During the peak years of the Cold War, when the inscrutability of the Kremlin's agenda left many Western observers fearing imminent nuclear war, Americans could only speculate about what Soviet leaders might be thinking and planning. What were the Soviet's true intentions? Did they have a comprehensive strategy in their confrontation with the West? Was there a Communist blueprint for every action, or were they engaging in the same cautious "realpolitik" that leaders in the West practised as well? Using archival materials, personal interviews and a broad familiarity with Russian culture, two young Russian historians have written an interpretation of the Cold War as seen from the Soviet shore. Covering the volatile period from 1945 to 1962, Zubok and Pleshakov explore the personalities and motivations of the key people who directed Soviet political life and shaped Soviet foreign policy. They begin with the figure of Joseph Stalin, who was driven by the dual dream of a Communist revolution and a global empire. They reveal the scope and limits of Stalin's ambitions by taking us into the world of his closest subordinates, the foreign minister Molotov and the Party's chief propagandist, Zhdanov. The authors expose the machinations of the secret police chief Beria and the party cadre manager Malenkov, who tried but failed to set Soviet policies on a different course after Stalin's death. Finally, they document the motives and actions of Nikita Khrushchev, who overturned many of Stalin's policies with strategizing on a global scale. The authors show how, despite such attempts to change Soviet diplomacy, Stalin's legacy continued to divide Germany and Europe, and led the Soviets to the split with Maoist China and to the Cuban missile crisis. Zubok and Pleshakov's work reveals how Soviet statesmen conceived and conducted their rivalry with the West within the context of their own domestic and global concerns and aspirations. The authors demonstrate that the Soviet leaders did not seek a conflict with the United States, yet failed to prevent it or bring it to conclusion. They also document why and how Kremlin policy-makers triggered the crises of the Cold War in Korea, Berlin and Cuba. Zubok and Pleshakov present portraits of the men who made the West fear, to reveal why and and how they acted as they did.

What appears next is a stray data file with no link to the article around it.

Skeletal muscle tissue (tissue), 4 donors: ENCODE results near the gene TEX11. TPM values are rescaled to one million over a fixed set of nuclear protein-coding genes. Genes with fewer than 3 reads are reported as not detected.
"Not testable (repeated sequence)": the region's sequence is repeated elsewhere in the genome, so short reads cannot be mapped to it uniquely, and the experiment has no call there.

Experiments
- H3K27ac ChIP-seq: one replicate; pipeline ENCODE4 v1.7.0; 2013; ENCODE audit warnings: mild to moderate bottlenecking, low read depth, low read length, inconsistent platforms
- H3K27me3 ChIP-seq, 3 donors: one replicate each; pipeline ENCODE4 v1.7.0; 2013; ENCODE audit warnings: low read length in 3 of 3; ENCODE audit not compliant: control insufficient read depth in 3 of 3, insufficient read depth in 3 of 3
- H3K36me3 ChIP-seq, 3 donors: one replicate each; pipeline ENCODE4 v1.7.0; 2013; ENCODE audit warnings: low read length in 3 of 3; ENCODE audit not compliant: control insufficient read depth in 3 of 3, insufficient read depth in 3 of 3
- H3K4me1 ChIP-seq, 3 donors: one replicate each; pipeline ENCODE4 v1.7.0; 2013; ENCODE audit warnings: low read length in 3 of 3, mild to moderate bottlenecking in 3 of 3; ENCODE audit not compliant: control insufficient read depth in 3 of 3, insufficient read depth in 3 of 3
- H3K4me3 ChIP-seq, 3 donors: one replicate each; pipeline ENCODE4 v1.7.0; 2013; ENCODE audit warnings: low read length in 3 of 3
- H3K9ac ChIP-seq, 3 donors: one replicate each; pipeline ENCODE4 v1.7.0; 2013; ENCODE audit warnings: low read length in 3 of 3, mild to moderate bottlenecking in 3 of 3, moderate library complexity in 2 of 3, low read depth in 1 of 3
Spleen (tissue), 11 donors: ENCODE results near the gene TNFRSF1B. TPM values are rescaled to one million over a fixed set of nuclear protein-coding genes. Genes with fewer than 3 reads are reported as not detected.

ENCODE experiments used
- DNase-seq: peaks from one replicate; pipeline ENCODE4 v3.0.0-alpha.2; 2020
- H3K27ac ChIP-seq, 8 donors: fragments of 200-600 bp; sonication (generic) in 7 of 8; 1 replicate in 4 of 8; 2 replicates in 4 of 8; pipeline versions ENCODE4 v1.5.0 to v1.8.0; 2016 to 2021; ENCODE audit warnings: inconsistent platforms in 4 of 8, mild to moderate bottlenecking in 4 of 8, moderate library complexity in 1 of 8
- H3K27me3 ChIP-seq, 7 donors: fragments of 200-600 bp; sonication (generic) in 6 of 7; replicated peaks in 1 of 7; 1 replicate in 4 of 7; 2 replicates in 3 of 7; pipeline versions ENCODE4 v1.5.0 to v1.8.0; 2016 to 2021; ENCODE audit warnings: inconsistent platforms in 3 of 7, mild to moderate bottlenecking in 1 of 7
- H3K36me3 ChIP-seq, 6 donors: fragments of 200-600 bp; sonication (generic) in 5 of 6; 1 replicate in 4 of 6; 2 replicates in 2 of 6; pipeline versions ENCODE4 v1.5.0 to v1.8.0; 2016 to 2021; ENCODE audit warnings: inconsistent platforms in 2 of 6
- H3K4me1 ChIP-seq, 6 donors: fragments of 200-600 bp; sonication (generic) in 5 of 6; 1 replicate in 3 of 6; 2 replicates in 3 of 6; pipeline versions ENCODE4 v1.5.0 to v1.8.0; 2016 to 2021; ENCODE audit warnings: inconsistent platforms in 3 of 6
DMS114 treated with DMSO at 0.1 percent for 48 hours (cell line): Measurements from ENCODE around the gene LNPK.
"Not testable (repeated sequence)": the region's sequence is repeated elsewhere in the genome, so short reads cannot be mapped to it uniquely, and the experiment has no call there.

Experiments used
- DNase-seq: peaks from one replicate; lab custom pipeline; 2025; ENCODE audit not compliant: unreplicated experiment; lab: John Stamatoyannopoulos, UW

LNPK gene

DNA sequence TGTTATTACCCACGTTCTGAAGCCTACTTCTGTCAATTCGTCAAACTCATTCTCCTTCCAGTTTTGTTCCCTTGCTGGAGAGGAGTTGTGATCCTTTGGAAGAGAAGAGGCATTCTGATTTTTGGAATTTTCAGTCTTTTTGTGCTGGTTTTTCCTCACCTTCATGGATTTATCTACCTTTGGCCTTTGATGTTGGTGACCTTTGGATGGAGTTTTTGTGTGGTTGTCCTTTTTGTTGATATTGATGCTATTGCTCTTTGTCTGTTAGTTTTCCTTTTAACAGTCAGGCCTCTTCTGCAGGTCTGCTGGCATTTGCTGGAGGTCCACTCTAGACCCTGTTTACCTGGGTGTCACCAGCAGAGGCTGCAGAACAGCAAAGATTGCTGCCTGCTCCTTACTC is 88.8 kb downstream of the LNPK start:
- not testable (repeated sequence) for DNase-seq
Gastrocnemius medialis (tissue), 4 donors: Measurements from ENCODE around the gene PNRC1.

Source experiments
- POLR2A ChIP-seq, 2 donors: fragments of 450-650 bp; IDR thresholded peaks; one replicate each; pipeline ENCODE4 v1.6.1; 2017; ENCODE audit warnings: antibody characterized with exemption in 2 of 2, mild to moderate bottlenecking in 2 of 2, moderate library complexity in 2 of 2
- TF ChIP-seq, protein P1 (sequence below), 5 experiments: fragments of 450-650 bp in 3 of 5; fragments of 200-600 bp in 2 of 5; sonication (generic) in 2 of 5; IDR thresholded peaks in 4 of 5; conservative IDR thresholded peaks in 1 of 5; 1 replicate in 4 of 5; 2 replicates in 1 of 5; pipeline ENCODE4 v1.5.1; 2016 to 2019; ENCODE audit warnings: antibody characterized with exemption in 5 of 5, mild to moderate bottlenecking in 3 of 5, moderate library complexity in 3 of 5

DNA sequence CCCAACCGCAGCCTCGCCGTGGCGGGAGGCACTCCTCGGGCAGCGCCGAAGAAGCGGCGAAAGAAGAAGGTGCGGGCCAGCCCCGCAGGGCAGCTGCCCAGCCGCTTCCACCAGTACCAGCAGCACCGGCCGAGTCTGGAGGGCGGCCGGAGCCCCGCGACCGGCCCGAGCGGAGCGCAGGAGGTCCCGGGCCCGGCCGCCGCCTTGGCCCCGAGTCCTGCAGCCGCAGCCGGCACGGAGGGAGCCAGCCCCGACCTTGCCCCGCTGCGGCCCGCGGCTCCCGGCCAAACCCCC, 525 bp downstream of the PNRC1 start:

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Zubok, Vladislav; Zubok, V. M.; Pleshakov, Constantine